Meta social media behemoth under EU misinformation probe

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By Creative Media News

  • EU launches investigation into Meta over disinformation concerns
  • Digital Services Act mandates Big Tech combat harmful content
  • Meta faces scrutiny, potential penalties under EU regulations

An investigation into disinformation has been initiated by the European Commission about the prominent social media platform Meta. 

Tuesday, the European Union (EU) declared its investigation into the Facebook and Instagram operator, stating that it suspects the U.S. company of violating the EU’s regulations regarding online content. Brussels has intensified its anti-disinformation measures in anticipation of the June EU elections

Meta’s content moderation efforts, according to the commission, are “insufficient” and fail to combat deceptive advertising and disinformation. 

Implemented a year ago, the Digital Services Act (DSA) mandates that “Big Tech” increase its efforts to combat harmful and unlawful content on social media platforms. 

“We suspect that Meta’s moderation is inadequate and that its advertising and content moderation procedures lack transparency,” said Margrethe Vestager, head of digital operations for the European Union.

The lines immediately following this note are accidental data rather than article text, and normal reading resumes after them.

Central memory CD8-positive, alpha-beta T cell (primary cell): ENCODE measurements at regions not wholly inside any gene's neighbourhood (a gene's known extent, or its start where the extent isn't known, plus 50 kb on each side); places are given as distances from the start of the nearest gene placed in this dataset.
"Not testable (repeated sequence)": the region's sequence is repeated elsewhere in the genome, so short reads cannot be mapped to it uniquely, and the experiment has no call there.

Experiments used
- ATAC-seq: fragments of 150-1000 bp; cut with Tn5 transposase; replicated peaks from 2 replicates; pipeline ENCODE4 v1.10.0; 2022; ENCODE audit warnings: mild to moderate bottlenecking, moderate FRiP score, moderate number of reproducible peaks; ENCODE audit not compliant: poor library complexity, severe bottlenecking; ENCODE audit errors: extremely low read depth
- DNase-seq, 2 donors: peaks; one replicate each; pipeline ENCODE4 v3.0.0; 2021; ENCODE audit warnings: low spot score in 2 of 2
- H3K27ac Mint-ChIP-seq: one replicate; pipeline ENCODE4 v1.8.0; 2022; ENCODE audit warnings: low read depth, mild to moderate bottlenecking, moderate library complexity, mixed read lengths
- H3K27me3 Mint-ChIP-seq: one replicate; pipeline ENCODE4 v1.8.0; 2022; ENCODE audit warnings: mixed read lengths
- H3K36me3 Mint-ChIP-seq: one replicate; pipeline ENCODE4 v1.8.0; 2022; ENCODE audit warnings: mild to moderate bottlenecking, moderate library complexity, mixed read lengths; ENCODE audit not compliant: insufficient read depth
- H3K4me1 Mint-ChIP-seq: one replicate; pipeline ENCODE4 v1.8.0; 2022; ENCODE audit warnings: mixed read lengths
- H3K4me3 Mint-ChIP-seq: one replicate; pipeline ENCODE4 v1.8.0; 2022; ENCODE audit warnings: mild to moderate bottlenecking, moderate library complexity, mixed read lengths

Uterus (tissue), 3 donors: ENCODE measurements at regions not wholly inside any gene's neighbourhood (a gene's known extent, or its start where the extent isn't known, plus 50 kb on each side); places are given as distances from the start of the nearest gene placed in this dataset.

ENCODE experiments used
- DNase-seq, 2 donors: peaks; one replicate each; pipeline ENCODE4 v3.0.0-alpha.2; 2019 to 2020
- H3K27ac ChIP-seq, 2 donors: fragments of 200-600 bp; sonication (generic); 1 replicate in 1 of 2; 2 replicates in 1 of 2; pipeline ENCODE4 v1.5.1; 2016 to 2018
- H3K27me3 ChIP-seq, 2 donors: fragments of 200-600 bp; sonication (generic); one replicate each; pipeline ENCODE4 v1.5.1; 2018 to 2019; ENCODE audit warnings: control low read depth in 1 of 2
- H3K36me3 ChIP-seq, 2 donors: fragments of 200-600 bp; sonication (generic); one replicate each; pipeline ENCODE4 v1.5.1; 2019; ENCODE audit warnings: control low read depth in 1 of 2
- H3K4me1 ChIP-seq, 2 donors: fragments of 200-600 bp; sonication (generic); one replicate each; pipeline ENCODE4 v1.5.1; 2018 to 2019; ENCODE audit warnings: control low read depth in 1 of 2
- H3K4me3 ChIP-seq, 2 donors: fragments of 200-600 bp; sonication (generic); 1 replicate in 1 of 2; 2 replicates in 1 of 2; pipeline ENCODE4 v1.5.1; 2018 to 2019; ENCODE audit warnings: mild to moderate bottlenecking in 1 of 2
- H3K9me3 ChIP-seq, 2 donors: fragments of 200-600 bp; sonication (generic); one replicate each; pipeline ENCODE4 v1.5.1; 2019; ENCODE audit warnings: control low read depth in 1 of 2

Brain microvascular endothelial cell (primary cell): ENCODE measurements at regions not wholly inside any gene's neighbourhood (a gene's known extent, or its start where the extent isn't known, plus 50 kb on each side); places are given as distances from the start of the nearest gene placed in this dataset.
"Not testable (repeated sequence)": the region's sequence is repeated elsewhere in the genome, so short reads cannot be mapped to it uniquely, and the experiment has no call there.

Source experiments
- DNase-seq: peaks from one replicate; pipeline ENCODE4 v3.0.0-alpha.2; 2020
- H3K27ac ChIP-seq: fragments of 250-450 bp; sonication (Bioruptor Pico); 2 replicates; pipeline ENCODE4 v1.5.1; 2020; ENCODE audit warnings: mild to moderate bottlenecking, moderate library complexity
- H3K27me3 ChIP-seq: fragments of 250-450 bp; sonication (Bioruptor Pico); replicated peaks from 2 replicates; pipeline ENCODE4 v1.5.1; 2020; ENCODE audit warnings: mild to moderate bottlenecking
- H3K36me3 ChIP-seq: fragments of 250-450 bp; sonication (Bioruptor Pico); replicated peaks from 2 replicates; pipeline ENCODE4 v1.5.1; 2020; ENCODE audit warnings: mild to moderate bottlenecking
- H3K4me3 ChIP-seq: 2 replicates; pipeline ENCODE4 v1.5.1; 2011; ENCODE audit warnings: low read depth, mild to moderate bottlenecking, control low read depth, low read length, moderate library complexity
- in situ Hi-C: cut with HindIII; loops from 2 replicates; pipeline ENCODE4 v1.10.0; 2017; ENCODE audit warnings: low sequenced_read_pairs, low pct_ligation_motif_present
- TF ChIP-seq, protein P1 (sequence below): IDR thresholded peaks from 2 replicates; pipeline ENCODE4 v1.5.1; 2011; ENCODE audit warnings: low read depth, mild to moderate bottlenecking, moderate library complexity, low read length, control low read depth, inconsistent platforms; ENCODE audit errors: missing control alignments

She stated, “Therefore, proceedings have been initiated today against Meta in an effort to determine their adherence to the Digital Services Act.” 

Concerns have increased in the run-up to the EU election regarding Russia, China, and Iran as possible sources of disinformation. This regulatory action follows these developments. 

A purported Russian-backed network that aimed to exert influence over the June 6-9 election was exposed last month. Reportedly, politicians from every bloc country were remunerated to disseminate Moscow’s narratives, with a particular emphasis on its invasion of Ukraine

As they seek to increase their presence in the upcoming five-year EU parliament, anti-establishment parties are additionally accused of disseminating their disinformation. 

In response to the proclamation made by the European Union, Meta endeavored to safeguard its risk mitigation procedures. 

“Our procedure for identifying and mitigating hazards on our platforms is well-established. “We eagerly await the European Commission’s continued cooperation and the provision of additional information regarding this project,” a spokesperson for Meta said.

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Nevertheless, the EU voiced apprehensions regarding Meta’s decision to deprecate its disinformation monitoring platform CrowdTangle without providing a suitable substitute. 

CrowdTangle will be replaced by a new Content Library, a technology that Meta has stated is still in development. 

Facebook and Instagram are two of twenty-three “very large” online platforms that are required to adhere to the DSA. Failure to do so may result in penalties of up to 6 percent of the platform’s worldwide revenue, or severe cases, a ban

In addition to YouTube, Amazon, Snapchat, and TikTok are also platforms. 

Meta is required to provide the EU with an update on the remedial actions it has undertaken to resolve its concerns within five business days.

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